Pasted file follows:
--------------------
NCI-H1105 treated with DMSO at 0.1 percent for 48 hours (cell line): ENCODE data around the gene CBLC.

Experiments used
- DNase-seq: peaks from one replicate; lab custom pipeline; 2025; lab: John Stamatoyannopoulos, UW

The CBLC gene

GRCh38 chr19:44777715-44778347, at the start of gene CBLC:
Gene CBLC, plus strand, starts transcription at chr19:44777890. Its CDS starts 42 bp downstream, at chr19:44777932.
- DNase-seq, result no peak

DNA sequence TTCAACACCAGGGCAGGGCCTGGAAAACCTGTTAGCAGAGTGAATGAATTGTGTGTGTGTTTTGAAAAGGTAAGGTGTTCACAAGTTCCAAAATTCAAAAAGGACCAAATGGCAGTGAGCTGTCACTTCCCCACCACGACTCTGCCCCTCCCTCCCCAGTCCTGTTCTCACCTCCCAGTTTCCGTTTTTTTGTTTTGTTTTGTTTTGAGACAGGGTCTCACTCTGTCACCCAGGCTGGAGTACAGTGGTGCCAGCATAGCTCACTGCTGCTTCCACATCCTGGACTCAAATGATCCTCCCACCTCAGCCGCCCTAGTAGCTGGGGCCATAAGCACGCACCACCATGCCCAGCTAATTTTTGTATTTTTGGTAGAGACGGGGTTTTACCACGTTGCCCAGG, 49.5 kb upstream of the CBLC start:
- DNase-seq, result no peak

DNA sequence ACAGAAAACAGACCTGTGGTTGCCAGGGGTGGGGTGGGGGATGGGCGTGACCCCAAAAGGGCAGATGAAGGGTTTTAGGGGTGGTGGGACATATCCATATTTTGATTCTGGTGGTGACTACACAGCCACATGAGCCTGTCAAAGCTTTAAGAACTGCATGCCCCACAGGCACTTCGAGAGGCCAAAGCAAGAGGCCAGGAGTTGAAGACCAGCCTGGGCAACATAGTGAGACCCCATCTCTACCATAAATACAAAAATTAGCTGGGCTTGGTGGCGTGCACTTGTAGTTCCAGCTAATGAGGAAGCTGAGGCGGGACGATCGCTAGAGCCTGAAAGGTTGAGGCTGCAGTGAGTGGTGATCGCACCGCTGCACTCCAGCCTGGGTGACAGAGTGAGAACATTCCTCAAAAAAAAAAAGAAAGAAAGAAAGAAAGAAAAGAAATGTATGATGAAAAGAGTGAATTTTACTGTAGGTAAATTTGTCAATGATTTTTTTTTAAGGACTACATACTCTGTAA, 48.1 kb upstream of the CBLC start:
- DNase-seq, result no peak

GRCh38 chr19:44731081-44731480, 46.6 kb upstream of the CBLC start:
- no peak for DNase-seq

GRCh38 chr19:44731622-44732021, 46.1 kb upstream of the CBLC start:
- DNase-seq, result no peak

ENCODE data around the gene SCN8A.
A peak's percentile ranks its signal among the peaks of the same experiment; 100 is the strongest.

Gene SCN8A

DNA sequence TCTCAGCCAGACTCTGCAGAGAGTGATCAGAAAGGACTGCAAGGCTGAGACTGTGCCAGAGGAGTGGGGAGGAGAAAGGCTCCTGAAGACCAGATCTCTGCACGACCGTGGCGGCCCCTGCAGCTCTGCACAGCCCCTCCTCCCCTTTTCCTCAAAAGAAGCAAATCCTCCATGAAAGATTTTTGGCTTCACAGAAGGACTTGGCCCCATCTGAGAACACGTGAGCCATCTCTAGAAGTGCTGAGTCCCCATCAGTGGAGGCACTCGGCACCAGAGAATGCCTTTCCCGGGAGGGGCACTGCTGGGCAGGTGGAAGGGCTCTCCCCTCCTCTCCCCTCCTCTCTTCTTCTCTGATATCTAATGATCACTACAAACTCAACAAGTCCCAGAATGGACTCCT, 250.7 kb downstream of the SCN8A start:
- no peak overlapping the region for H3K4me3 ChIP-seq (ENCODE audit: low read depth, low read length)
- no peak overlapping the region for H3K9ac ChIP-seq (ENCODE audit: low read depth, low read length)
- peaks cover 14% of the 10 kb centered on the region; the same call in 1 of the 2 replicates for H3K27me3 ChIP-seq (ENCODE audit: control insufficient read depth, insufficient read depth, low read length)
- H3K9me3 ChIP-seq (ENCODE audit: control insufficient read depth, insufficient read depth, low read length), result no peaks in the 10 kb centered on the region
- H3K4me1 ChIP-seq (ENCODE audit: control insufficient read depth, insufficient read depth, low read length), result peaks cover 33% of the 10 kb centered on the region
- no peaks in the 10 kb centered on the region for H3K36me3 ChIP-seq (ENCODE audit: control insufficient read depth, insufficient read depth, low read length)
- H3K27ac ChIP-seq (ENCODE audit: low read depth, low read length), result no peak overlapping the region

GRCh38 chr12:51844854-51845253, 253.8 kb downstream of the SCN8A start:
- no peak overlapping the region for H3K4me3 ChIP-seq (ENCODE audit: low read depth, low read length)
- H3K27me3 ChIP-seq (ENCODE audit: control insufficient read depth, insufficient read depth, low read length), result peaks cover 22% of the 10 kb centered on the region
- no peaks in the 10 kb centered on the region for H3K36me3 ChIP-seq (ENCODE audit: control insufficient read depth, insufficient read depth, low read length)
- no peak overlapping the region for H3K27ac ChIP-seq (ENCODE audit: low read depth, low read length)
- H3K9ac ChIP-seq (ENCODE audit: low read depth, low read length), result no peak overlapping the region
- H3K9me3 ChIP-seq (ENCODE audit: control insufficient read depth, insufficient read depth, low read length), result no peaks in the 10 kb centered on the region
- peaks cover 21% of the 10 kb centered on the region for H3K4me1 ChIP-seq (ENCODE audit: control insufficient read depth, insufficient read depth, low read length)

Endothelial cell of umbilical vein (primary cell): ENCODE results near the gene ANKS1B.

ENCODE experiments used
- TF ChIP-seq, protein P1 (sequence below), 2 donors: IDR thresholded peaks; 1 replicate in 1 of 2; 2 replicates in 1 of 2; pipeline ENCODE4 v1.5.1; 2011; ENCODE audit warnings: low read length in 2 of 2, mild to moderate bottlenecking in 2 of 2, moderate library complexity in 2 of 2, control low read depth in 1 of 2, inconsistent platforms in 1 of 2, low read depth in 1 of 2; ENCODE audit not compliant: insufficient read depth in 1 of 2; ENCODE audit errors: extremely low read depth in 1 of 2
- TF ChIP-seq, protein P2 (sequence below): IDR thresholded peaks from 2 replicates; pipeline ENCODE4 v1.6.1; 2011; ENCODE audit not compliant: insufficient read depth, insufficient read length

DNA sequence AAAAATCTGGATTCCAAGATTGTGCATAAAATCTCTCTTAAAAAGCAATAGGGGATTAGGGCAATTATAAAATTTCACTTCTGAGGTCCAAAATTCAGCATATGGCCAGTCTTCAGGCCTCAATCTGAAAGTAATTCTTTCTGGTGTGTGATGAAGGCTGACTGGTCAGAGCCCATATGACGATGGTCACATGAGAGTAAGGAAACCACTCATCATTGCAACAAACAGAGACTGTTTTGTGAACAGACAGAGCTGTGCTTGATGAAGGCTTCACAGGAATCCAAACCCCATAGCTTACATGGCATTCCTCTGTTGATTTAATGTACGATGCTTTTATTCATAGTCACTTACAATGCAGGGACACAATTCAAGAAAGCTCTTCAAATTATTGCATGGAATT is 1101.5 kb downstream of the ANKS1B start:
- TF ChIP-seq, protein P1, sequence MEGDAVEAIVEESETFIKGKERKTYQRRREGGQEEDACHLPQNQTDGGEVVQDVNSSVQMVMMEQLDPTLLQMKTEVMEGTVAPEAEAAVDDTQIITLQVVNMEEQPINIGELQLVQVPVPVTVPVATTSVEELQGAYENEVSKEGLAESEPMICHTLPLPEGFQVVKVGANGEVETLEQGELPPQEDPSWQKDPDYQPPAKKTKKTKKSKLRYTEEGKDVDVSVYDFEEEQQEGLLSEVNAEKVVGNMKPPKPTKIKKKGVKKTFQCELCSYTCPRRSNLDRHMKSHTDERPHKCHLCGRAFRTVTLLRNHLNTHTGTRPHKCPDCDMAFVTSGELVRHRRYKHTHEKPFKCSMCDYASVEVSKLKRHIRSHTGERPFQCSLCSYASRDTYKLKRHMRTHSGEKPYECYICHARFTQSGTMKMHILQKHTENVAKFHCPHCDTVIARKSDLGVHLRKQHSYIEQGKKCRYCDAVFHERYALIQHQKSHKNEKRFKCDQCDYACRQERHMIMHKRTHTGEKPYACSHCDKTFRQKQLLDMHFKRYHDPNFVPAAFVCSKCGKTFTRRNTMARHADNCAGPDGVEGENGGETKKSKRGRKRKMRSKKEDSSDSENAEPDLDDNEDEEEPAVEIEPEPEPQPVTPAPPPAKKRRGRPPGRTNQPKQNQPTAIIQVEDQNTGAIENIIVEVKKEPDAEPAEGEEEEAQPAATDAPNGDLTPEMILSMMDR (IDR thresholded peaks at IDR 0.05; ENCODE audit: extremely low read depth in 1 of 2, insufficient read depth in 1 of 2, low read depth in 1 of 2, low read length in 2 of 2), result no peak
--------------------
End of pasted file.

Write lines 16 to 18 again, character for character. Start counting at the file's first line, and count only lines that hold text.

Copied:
ENCODE data around the gene SCN8A.
A peak's percentile ranks its signal among the peaks of the same experiment; 100 is the strongest.

Gene SCN8A